What Are Tactical Nuclear Weapons and Why Did Russia Order Drills?

By Staff
4 Min Read

Russia’s Defense Ministry said Monday that the military would hold drills involving tactical nuclear weapons — the first time such an exercise has been publicly announced by Moscow.

A look at tactical nuclear weapons and the part they play in the Kremlin’s political messaging.


Unlike nuclear-tipped intercontinental ballistic missiles that can destroy entire cities, tactical nuclear weapons for use against troops on the battlefield are less powerful and can have a yield as small as about 1 kiloton. The U.S. bomb dropped on Hiroshima during World War II was 15 kilotons.

Such battlefield nuclear weapons — aerial bombs, warheads for short-range missiles or artillery munitions — can be very compact. Their small size allows them to be discreetly carried on a truck or plane.

Unlike strategic weapons, which have been subject to arms control agreements between Moscow and Washington, tactical weapons never have been limited by any such pacts, and Russia hasn’t released their numbers or any other specifics related to them.


Since launching the full-scale invasion of Ukraine on Feb. 24, 2022, Russian President Vladimir Putin has repeatedly reminded Western nations about Moscow’s nuclear might in a bid to discourage them from increasing military support to Kyiv.

Early on in the war, Putin frequently referenced Moscow’s nuclear arsenal by vowing repeatedly to use “all means” necessary to protect Russia. But he later toned down his statements as Ukraine’s offensive last summer failed to reach its goals and Russia scored more gains on the battlefield.

Moscow’s defense doctrine envisages a nuclear response to an atomic strike or even an attack with conventional weapons that “threaten the very existence of the Russian state.” That vague wording has led some pro-Kremlin Russian experts to urge Putin to sharpen it to force the West to take the warnings more seriously.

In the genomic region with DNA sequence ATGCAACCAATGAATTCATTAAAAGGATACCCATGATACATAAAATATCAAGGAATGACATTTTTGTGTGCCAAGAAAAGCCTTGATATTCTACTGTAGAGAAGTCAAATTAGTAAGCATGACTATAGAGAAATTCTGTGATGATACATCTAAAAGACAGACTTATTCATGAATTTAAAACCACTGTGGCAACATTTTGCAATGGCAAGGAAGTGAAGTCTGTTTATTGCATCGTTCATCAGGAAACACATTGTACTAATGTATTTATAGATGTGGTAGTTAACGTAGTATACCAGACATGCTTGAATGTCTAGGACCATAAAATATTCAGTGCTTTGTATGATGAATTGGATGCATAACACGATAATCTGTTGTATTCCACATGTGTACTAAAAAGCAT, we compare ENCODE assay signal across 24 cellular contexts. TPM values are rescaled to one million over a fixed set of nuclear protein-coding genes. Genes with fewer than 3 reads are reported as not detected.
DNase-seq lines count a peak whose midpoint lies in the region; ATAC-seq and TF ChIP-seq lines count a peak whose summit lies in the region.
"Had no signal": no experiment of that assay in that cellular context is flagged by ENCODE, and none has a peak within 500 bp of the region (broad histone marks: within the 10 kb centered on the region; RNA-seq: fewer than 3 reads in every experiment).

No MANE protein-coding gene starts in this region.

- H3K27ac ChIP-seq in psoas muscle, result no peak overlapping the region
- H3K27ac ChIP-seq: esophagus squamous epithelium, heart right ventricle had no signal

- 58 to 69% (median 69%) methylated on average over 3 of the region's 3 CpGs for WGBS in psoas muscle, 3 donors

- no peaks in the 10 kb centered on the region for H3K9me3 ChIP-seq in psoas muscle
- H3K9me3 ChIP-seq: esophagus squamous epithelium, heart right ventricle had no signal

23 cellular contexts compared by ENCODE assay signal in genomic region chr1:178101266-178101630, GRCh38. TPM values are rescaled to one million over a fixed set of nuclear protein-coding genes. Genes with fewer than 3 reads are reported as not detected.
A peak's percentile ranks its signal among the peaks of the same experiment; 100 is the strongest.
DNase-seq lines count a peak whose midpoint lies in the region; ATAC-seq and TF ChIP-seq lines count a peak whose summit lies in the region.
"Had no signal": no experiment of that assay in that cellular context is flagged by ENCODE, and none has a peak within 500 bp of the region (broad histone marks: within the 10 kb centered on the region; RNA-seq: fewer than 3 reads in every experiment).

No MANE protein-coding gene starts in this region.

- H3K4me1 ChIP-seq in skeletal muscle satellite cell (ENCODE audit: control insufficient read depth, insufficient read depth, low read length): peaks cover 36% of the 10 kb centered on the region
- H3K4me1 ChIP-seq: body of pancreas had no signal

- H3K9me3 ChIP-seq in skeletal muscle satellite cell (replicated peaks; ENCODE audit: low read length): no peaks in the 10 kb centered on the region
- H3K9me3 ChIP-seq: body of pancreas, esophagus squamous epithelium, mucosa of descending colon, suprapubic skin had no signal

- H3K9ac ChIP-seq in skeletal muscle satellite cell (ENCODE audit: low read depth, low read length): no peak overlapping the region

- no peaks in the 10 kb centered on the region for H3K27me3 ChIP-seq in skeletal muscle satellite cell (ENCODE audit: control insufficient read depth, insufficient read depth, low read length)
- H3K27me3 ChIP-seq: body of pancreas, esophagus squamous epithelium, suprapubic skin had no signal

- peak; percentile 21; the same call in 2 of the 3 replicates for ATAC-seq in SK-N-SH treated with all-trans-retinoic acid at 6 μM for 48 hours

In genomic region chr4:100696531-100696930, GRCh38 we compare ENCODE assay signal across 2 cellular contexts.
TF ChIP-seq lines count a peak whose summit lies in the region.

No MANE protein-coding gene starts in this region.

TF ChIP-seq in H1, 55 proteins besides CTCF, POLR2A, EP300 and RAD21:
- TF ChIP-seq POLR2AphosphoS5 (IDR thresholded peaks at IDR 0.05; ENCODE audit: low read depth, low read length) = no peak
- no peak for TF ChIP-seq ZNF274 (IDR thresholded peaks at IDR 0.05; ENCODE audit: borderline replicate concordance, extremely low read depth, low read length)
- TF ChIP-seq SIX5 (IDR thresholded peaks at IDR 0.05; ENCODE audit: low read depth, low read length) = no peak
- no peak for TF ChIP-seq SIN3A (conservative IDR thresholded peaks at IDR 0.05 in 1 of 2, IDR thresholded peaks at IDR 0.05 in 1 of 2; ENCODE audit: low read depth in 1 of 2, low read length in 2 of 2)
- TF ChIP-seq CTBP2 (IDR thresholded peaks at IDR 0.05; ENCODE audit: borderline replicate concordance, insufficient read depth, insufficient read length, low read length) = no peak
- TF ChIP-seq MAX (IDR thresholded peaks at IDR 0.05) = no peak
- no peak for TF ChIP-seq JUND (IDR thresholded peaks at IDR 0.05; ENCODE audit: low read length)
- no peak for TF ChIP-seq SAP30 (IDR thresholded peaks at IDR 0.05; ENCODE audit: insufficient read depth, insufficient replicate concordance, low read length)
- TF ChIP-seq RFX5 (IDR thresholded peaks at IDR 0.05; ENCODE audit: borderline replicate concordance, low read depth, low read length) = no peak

Putin said last fall that he sees no reason for such a change.

“There is no situation in which anything would threaten Russian statehood and the existence of the Russian state,” he said. “I think that no person of sober mind and clear memory could have an idea to use nuclear weapons against Russia.”


Last year, Russia moved some of its tactical nuclear weapons into the territory of Belarus, an ally that neighbors Ukraine and NATO members Poland, Latvia and Lithuania.

Belarus’ authoritarian president, Alexander Lukashenko, had long urged Moscow to station nuclear weapons in his country, which has close military ties with Russia and served as a staging ground for the war in Ukraine.

Both Putin and Lukashenko said that nuclear weapons deployment to Belarus was intended to counter perceived Western threats. Last year, Putin specifically linked the move to the U.K. government’s decision to provide Ukraine with armor-piercing shells containing depleted uranium.

Neither leader said how many were moved — only that Soviet-era facilities in the country were readied to accommodate them, and that Belarusian pilots and missile crews were trained to use them. The weapons have remained under Russian military control.

The deployment of tactical nuclear weapons to Belarus, which has a 1,084-kilometer (673-mile) border with Ukraine, would allow Russian aircraft and missiles to reach potential targets there more easily and quickly, if Moscow decides to use them. It has also extended Russia’s capability to target several NATO allies in Eastern and Central Europe.

Share This Article
Leave a comment

Leave a Reply

Your email address will not be published. Required fields are marked *